Over the last few days, as I shared my thoughts on improving the broken online course industry, a question kept popping up:
HOW can we do better?
How can we go from 1-2% success rates of online business courses…
To 50%, 80%, or 90% success rates?
The truth is, there is no one thing we can do. The answer is a lot more complex than that. There are a lot of things.
In this post, I shared my ideas, based on what worked for me and my clients, and what I’ve seen other impact-driven online entrepreneurs do.
I’m planning on researching this topic a lot more, but for now, here are some ideas that can help YOU do better.
Table of Contents
- 1 Idea #1: Set better KPIs
- 2 Idea #2: Set better expectations through copy and testimonials
- 3 Idea #3: Know which topics you should create a course for, and which you shouldn’t
- 4 Idea #4: Don’t start with the course. End with the course.
- 5 Idea #5: Screw courses altogether and focus on coaching.
- 6 Join The Impact Over Revenue Movement
Idea #1: Set better KPIs
Instead of focusing so much on ROI, conversions and sales, start tracking and improving:
-The completion rate of your courses
-The percentage of students that ger desired results with your courses
-The specific results your students accomplish
You should be able to get these above 50%, and ideally to 80-90% through some of the methods below.
Idea #2: Set better expectations through copy and testimonials
This one is huge. I feel like too many online courses create BIG promises based on a handful of star students. Then, “if they can do it, you can do it too”.
Unfortunately, these promises often stem from results from (1) very best students that made going through the course their full time job, were ultra self-driven, had previous momentum / results, and additional support in form of coaching from the author of the course. This is often not clear from the sales copy.
Then, these promises are used to “inspire” people that aren’t the same audience. People who are not as committed and dedicated, might not be a good fit to be entrepreneurs, might not have good business ideas, might have way too little time to actually get the results, and don’t receive support in terms of coaching, but just the “information” they can go through at their own pace. Hence, the dream they were promised is not attainable for them, at least not in that time frame.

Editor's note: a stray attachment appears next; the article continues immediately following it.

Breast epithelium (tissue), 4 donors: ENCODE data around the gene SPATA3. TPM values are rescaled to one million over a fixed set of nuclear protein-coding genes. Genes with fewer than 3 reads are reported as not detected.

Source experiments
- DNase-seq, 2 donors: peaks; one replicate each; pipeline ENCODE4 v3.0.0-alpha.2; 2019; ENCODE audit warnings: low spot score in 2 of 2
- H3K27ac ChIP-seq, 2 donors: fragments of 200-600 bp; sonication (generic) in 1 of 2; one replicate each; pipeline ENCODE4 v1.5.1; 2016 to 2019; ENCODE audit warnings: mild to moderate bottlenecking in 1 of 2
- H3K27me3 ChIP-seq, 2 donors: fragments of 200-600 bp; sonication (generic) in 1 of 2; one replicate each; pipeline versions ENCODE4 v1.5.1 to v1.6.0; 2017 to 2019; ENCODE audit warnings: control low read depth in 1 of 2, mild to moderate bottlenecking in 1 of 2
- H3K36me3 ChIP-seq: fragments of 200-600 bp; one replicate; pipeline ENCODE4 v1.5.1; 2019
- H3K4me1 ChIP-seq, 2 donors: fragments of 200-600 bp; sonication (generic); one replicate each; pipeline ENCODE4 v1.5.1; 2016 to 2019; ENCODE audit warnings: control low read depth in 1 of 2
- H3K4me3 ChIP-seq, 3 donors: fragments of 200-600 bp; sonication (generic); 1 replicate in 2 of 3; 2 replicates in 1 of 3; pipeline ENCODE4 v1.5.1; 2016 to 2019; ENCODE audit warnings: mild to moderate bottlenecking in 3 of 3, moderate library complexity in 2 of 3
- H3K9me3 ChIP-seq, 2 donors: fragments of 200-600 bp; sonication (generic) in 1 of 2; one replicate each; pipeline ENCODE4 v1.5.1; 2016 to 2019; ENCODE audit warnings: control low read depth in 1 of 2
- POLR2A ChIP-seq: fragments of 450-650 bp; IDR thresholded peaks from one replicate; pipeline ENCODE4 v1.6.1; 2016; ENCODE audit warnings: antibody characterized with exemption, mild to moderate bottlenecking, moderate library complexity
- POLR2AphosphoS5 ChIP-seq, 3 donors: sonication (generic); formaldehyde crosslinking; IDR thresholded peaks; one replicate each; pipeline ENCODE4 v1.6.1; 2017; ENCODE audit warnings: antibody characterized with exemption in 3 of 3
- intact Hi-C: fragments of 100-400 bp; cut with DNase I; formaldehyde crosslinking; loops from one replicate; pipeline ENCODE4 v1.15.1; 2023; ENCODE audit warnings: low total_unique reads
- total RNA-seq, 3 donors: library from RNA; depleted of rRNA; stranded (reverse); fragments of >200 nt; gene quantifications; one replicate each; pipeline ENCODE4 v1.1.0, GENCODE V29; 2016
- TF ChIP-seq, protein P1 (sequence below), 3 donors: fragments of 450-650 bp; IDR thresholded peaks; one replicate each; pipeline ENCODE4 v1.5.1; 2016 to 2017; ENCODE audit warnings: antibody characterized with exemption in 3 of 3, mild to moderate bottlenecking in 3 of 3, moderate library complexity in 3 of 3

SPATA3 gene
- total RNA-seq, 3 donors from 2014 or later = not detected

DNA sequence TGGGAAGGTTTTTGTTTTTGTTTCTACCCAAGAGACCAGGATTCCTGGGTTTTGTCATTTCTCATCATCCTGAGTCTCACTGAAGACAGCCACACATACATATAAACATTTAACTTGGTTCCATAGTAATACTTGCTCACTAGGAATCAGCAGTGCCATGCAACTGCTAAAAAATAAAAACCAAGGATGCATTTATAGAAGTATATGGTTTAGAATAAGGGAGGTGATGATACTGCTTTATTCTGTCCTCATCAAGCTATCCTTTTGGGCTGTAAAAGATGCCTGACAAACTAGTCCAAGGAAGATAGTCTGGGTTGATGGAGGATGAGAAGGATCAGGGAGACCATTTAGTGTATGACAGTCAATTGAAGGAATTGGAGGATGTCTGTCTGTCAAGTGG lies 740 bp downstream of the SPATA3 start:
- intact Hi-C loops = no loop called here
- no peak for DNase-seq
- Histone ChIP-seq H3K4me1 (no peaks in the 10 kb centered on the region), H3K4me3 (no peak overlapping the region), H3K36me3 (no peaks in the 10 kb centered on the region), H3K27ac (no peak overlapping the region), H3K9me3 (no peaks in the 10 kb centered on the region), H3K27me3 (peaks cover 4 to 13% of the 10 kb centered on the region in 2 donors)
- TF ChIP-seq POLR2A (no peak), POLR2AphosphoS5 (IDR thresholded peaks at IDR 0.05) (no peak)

A better way is to be transparent in who the course can really help, what it really takes to succeed, what the typical results are, what a realistic time frame is, etc. instead of claiming that the course can help everyone.
In line with this, you need to track who the course is working for and who it isn’t working for once you release it, and then adjust the messaging on your sales page to attract the right type of clients.
Idea #3: Know which topics you should create a course for, and which you shouldn’t
Certain topics have more developed, proven techniques for success that have been tested for years or even centuries.
- How to play the violin or guitar
- How to cook
- Math / Chemistry
With these topics, there’s little guesswork. You can follow a step-by-step system, and if the student does the work, it typically works.